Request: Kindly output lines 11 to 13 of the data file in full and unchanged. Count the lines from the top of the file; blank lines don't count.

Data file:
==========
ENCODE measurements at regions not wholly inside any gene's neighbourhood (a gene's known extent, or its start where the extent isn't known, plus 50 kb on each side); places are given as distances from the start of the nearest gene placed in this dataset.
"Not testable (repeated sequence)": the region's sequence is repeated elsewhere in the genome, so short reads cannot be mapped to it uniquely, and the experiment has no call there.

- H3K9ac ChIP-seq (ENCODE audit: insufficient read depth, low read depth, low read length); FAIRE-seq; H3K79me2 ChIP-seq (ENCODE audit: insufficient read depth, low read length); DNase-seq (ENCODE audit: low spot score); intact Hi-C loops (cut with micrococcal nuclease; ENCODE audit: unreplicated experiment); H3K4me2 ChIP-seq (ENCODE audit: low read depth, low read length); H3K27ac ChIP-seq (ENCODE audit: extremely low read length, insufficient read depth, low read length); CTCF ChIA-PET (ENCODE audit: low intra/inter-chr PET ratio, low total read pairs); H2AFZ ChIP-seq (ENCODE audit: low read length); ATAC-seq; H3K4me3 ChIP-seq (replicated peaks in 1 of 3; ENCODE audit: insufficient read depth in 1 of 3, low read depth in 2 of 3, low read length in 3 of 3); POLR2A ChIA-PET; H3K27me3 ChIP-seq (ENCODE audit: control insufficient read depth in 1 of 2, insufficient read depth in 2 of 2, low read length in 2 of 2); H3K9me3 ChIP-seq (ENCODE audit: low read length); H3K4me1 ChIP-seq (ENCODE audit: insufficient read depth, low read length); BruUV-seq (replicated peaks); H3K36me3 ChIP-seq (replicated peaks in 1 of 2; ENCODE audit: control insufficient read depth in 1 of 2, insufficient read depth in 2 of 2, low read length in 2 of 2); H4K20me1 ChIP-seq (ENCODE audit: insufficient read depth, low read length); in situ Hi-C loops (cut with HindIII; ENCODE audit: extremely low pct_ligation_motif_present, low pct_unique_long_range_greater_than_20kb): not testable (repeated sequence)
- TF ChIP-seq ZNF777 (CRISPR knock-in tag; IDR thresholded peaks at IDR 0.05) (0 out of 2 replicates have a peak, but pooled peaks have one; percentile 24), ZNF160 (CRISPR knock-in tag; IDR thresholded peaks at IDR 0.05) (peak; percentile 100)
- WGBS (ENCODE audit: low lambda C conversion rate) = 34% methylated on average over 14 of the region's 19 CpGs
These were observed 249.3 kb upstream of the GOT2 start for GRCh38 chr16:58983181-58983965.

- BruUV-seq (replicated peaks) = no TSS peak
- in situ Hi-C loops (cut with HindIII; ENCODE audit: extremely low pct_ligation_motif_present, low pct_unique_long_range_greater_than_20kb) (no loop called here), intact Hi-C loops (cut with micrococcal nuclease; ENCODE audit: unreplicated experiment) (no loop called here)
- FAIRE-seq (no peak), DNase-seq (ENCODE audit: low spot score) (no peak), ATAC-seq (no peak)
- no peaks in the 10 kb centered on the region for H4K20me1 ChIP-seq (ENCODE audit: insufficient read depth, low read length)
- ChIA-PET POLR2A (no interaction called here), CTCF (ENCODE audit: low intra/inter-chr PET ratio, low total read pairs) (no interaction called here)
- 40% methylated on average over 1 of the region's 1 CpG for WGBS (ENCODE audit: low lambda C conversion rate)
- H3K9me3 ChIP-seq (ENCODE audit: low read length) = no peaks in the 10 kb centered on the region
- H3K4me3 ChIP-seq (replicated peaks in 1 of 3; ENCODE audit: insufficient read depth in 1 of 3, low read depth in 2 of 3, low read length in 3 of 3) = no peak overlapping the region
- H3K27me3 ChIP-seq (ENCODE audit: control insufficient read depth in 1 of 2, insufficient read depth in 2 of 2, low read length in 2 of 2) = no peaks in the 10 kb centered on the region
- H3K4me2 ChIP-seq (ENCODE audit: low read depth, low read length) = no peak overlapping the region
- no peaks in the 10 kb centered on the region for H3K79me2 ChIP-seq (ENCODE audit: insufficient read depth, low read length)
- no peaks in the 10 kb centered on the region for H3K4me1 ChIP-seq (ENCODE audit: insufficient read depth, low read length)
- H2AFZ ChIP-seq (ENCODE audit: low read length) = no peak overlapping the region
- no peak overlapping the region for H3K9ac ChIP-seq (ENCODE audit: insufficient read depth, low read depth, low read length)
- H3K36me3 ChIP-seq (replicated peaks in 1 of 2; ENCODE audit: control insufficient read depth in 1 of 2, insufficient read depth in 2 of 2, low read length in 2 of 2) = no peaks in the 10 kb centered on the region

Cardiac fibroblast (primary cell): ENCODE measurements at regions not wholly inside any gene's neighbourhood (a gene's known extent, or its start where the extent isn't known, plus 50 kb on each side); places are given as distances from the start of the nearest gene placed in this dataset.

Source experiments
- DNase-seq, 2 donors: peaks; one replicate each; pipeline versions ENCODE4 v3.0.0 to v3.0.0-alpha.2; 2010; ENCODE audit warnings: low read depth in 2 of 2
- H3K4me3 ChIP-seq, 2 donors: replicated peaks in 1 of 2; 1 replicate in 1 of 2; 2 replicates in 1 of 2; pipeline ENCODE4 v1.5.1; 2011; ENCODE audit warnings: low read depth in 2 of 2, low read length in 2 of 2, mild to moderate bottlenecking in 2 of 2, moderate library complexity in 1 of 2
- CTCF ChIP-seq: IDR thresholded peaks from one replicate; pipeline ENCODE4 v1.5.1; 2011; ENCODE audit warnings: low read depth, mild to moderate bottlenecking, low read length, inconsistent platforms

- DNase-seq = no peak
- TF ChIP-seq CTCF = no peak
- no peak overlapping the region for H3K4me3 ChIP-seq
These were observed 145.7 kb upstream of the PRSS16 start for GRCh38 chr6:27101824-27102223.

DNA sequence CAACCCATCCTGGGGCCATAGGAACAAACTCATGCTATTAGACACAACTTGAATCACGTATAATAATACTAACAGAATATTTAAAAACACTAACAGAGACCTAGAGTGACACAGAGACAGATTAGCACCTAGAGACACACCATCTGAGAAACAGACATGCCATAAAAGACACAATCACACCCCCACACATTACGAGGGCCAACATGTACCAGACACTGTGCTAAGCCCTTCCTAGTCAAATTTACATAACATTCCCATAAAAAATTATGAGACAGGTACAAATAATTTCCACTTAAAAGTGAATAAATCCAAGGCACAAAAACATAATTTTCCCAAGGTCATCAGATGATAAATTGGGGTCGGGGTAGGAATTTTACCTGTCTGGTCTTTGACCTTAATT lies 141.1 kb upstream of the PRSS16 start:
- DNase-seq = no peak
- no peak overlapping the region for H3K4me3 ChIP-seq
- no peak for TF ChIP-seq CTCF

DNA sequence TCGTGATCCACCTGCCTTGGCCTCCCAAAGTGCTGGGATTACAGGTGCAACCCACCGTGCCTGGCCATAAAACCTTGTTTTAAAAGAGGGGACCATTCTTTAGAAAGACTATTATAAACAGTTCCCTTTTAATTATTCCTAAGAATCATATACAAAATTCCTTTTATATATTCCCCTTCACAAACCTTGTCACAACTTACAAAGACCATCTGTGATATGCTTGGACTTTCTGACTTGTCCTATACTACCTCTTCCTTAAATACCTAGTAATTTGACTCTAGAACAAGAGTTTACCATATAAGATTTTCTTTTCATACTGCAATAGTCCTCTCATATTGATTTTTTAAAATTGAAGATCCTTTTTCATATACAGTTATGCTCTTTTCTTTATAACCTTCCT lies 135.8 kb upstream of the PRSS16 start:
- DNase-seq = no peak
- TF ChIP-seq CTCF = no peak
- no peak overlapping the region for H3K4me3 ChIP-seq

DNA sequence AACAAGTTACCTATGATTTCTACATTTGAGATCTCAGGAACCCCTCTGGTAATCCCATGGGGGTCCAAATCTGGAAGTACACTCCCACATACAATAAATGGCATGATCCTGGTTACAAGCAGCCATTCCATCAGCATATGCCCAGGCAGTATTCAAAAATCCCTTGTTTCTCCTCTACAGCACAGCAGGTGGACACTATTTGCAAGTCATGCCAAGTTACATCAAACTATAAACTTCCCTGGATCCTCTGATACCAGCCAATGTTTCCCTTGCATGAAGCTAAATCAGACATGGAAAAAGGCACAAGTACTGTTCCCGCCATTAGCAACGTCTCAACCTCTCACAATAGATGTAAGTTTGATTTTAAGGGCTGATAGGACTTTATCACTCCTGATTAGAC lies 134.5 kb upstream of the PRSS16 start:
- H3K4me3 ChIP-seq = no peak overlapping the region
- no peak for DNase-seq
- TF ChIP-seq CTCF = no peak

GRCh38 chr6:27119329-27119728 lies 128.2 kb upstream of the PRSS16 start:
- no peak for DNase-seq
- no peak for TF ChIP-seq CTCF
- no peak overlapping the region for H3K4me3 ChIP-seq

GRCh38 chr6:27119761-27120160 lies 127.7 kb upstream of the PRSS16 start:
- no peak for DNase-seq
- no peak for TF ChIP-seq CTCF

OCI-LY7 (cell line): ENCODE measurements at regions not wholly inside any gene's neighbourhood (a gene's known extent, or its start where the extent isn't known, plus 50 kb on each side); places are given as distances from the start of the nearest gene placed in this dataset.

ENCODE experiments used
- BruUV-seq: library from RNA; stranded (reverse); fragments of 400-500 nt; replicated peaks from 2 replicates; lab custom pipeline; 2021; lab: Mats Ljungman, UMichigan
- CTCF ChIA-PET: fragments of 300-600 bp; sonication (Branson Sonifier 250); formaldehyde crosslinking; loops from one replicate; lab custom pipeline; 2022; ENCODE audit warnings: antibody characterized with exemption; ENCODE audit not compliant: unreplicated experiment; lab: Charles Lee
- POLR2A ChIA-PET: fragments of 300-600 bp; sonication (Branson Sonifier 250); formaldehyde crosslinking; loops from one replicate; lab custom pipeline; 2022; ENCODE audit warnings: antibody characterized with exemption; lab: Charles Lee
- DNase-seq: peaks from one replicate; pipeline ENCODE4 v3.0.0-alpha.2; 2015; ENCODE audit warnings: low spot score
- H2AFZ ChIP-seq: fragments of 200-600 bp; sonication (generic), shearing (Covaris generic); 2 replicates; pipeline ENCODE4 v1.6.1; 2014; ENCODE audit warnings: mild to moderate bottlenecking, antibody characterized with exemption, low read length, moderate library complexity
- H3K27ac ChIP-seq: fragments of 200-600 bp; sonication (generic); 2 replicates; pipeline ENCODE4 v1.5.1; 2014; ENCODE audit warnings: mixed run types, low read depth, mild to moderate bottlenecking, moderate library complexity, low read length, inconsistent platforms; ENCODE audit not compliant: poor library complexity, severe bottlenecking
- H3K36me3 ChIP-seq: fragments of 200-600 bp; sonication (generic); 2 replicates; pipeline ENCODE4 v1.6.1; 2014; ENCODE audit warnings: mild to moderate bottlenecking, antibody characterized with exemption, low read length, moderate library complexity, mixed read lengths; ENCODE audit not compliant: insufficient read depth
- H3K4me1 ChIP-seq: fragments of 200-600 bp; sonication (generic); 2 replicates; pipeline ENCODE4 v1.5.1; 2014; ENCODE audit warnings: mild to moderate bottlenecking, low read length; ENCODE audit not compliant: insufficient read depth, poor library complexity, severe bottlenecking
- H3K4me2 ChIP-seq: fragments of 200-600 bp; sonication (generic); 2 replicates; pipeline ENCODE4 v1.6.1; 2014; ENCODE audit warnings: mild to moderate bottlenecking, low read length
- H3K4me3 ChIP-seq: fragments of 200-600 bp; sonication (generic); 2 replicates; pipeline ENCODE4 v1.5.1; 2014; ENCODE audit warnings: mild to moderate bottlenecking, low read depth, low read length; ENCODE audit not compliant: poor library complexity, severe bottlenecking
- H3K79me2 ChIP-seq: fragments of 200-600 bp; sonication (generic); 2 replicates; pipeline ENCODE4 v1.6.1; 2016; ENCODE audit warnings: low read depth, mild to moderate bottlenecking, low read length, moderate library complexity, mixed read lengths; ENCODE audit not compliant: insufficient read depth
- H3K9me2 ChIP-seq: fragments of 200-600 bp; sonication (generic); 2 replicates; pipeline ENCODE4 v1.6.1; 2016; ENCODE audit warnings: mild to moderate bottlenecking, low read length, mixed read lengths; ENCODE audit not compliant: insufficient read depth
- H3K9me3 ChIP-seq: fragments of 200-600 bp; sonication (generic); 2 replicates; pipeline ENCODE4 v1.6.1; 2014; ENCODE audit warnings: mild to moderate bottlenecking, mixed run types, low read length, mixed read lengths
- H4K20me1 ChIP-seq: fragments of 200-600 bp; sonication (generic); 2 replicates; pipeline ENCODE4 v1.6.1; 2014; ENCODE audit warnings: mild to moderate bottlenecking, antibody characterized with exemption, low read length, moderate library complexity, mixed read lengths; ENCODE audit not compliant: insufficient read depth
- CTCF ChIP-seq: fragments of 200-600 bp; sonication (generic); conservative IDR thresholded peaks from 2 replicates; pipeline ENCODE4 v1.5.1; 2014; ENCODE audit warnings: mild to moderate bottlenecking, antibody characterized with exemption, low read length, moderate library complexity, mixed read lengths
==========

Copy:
- ChIA-PET POLR2A (no interaction called here), CTCF (ENCODE audit: low intra/inter-chr PET ratio, low total read pairs) (no interaction called here)
- 40% methylated on average over 1 of the region's 1 CpG for WGBS (ENCODE audit: low lambda C conversion rate)
- H3K9me3 ChIP-seq (ENCODE audit: low read length) = no peaks in the 10 kb centered on the region